Two new elementary-level workbooks by Milwaukee’s Ajamou Butler place Black kids front and center in math and language lessons.
“I’ve been in high schools where the learning curve was (at) a middle school level,” said Butler, the founder of Heal the Hood, an organization that works in schools to support cognitive and social development of adolescents. “I know that we have to work to capture the young ones. We have to work to capture the babies.”
To that end, Butler will release two new workbooks — Malcolm Loves Math and Eisha Loves English — to provide supplemental practice for students in third through fifth grades.
The books will be out in June but can be pre-ordered at ajamoubutler.com for $20.20. Butler said supplemental teaching materials will also be available for families and teachers alike.
“We also have a lesson plan that can be purchased for parents or schools that wants them to figure out how to take those lessons to another level, different hands-on activities, different fun things that stimulate the cognitive as well as the creative side of the brain,” he said.
Beyond the curriculum itself, Butler noted that a 2018 UW-Madison study found that less than 10 percent of children’s books featured Black children; more books depict animals as central characters than Black children.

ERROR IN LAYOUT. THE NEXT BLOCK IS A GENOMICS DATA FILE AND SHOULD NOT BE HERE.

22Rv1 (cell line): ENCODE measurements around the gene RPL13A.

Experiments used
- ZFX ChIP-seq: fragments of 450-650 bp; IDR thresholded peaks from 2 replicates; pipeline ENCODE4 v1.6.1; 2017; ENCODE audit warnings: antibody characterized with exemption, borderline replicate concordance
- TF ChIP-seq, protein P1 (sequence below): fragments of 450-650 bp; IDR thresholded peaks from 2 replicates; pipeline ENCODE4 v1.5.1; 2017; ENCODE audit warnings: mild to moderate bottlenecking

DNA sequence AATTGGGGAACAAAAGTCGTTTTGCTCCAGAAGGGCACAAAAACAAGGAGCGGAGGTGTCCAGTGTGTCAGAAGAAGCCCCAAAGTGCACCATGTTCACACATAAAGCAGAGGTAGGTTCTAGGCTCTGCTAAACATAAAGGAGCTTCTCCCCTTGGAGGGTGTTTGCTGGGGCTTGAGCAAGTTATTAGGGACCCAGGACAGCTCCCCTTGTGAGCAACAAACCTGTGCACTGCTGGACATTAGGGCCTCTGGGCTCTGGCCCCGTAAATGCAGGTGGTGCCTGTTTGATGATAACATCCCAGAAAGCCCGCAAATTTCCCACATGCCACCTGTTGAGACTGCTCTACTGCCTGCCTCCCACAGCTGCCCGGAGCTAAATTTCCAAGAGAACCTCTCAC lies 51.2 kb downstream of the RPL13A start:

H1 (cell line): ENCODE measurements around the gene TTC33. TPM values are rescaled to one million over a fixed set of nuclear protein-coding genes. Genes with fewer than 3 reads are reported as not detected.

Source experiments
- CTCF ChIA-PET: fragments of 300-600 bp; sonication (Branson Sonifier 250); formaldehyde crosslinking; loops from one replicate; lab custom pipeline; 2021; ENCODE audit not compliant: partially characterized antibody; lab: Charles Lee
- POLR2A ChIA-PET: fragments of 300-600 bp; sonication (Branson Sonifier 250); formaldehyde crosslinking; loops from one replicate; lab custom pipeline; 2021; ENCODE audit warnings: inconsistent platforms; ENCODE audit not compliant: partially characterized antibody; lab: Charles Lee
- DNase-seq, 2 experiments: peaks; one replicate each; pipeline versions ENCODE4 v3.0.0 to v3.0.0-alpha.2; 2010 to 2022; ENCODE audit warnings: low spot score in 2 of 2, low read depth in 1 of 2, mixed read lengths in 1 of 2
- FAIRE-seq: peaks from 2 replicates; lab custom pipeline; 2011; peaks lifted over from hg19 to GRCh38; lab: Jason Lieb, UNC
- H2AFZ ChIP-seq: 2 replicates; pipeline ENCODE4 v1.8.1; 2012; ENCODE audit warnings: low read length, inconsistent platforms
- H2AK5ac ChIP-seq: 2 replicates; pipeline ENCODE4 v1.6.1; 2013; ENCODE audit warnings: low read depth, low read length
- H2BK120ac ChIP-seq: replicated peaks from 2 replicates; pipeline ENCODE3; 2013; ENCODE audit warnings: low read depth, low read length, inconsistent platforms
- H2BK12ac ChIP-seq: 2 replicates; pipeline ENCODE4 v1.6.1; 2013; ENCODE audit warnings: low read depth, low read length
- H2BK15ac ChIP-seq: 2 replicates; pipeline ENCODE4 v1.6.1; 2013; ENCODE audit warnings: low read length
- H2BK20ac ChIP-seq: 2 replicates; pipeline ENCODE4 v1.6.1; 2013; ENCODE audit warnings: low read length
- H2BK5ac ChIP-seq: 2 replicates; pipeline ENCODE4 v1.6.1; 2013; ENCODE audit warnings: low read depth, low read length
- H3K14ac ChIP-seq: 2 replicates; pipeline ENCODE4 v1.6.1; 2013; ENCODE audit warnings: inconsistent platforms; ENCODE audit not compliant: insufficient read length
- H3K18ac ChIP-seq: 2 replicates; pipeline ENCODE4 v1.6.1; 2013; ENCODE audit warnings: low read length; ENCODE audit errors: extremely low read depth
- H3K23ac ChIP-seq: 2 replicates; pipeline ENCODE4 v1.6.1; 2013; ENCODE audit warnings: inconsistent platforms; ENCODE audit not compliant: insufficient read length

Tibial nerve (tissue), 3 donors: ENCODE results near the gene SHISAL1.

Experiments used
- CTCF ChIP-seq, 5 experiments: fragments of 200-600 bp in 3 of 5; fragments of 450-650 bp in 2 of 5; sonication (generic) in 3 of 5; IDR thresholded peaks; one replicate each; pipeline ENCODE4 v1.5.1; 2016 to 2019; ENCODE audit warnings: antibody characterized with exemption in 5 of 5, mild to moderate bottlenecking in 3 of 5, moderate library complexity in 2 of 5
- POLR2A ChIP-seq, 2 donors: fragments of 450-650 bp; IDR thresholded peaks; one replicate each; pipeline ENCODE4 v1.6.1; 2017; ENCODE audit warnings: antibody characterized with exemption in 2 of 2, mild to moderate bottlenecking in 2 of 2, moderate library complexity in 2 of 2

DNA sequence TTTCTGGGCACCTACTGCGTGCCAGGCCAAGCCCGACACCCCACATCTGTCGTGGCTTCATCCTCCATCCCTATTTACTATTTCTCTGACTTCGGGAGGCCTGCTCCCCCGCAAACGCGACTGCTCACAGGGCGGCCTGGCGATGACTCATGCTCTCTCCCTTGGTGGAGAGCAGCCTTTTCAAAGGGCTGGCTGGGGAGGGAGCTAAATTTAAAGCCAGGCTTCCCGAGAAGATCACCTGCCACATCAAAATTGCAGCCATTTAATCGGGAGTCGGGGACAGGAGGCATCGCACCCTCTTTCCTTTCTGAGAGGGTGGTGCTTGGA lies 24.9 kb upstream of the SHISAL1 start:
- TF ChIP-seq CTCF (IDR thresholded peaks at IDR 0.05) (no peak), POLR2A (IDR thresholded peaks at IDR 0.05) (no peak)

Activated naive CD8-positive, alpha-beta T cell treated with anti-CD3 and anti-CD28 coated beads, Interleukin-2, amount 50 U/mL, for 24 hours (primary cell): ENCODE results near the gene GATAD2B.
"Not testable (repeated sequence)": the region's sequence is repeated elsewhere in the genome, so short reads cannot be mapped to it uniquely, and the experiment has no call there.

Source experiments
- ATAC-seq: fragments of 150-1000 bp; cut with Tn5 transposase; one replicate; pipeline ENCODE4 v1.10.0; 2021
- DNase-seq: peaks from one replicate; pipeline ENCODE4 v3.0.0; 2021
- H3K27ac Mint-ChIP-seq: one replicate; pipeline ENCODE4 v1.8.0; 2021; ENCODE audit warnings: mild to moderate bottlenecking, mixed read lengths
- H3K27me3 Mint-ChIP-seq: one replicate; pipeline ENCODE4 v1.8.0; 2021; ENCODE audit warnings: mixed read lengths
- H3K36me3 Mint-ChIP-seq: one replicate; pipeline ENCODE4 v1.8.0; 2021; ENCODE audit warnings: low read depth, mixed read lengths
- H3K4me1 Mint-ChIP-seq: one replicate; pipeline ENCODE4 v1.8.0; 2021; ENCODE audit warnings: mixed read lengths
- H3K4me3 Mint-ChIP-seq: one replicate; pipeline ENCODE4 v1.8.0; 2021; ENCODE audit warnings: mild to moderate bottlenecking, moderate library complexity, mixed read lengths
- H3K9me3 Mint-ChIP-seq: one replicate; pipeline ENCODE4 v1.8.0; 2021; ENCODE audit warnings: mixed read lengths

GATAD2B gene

“I said, ‘We have to put black faces in books. Not just for black children, but for all children,’” he said. “Because when a child can see a person of color in a workbook and they’re learning, they’re reading, they’re growing, it begins to shape and change the perception of people of color.”
That was the same motivation for his two previous books, “Destined to be Me” and “Destined to be Me: For Girls,” released last year.
Butler said he also wanted the central characters’ identities to be about more than their race; for example, the Malcolm who loves math is also vegan, which figures into the math problems in the book.
“If Malcolm has three friends coming over and you’ve used this much ingredients, how many smoothies can young Malcolm make?” Butler said. “We try to incorporate different lifestyle and faces and shapes and colors.”
Butler is working again with illustrator Jazz West, who also illustrated the Destined to be Me books.
“The illustrations this time around are just so rich, so full of life, so full of energy,” he said. “I’m extremely excited for this project. I can’t wait. I cannot wait.”